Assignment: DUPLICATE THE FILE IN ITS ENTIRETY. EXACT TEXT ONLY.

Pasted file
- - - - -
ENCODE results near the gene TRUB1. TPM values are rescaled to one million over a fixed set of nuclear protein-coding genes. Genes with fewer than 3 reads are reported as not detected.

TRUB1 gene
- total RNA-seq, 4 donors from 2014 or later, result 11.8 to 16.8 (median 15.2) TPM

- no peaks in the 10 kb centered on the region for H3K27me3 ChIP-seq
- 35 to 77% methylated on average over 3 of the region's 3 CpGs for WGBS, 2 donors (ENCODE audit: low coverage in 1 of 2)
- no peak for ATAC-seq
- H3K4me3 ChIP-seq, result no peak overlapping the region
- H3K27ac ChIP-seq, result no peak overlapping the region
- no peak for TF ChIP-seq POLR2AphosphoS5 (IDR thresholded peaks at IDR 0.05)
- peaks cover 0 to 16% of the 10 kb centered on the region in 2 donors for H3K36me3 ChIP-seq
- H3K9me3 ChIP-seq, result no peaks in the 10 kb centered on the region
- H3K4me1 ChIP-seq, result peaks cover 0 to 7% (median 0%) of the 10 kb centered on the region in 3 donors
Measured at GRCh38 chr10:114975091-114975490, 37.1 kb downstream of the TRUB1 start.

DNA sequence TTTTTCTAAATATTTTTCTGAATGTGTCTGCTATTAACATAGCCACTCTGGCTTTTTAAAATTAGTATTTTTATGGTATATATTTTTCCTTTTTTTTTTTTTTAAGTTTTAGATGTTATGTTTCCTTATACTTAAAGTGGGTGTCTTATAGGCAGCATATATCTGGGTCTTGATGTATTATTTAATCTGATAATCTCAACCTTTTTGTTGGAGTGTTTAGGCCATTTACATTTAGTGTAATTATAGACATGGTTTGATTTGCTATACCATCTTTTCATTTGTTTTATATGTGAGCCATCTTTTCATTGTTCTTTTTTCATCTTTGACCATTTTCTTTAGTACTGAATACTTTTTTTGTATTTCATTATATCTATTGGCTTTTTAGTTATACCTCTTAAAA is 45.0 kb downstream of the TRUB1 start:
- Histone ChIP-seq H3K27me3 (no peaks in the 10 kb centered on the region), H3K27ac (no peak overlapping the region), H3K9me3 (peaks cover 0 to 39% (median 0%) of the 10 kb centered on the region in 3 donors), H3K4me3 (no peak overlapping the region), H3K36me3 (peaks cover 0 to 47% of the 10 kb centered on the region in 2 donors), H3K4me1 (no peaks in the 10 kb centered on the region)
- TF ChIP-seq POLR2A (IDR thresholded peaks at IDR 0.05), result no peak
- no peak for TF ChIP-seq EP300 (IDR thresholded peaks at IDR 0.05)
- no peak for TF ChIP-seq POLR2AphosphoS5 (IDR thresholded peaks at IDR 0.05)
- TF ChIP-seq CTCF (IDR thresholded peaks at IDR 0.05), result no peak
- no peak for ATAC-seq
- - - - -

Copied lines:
ENCODE results near the gene TRUB1. TPM values are rescaled to one million over a fixed set of nuclear protein-coding genes. Genes with fewer than 3 reads are reported as not detected.

TRUB1 gene
- total RNA-seq, 4 donors from 2014 or later, result 11.8 to 16.8 (median 15.2) TPM

- no peaks in the 10 kb centered on the region for H3K27me3 ChIP-seq
- 35 to 77% methylated on average over 3 of the region's 3 CpGs for WGBS, 2 donors (ENCODE audit: low coverage in 1 of 2)
- no peak for ATAC-seq
- H3K4me3 ChIP-seq, result no peak overlapping the region
- H3K27ac ChIP-seq, result no peak overlapping the region
- no peak for TF ChIP-seq POLR2AphosphoS5 (IDR thresholded peaks at IDR 0.05)
- peaks cover 0 to 16% of the 10 kb centered on the region in 2 donors for H3K36me3 ChIP-seq
- H3K9me3 ChIP-seq, result no peaks in the 10 kb centered on the region
- H3K4me1 ChIP-seq, result peaks cover 0 to 7% (median 0%) of the 10 kb centered on the region in 3 donors
Measured at GRCh38 chr10:114975091-114975490, 37.1 kb downstream of the TRUB1 start.

DNA sequence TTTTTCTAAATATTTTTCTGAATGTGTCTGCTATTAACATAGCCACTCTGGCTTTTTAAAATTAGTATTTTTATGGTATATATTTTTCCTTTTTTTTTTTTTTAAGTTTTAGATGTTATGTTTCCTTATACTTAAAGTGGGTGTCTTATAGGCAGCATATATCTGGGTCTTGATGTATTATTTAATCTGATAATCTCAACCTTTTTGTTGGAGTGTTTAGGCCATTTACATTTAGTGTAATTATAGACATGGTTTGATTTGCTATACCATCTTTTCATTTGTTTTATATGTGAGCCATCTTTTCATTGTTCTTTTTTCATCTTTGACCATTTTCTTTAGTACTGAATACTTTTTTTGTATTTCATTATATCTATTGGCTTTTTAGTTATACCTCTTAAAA is 45.0 kb downstream of the TRUB1 start:
- Histone ChIP-seq H3K27me3 (no peaks in the 10 kb centered on the region), H3K27ac (no peak overlapping the region), H3K9me3 (peaks cover 0 to 39% (median 0%) of the 10 kb centered on the region in 3 donors), H3K4me3 (no peak overlapping the region), H3K36me3 (peaks cover 0 to 47% of the 10 kb centered on the region in 2 donors), H3K4me1 (no peaks in the 10 kb centered on the region)
- TF ChIP-seq POLR2A (IDR thresholded peaks at IDR 0.05), result no peak
- no peak for TF ChIP-seq EP300 (IDR thresholded peaks at IDR 0.05)
- no peak for TF ChIP-seq POLR2AphosphoS5 (IDR thresholded peaks at IDR 0.05)
- TF ChIP-seq CTCF (IDR thresholded peaks at IDR 0.05), result no peak
- no peak for ATAC-seq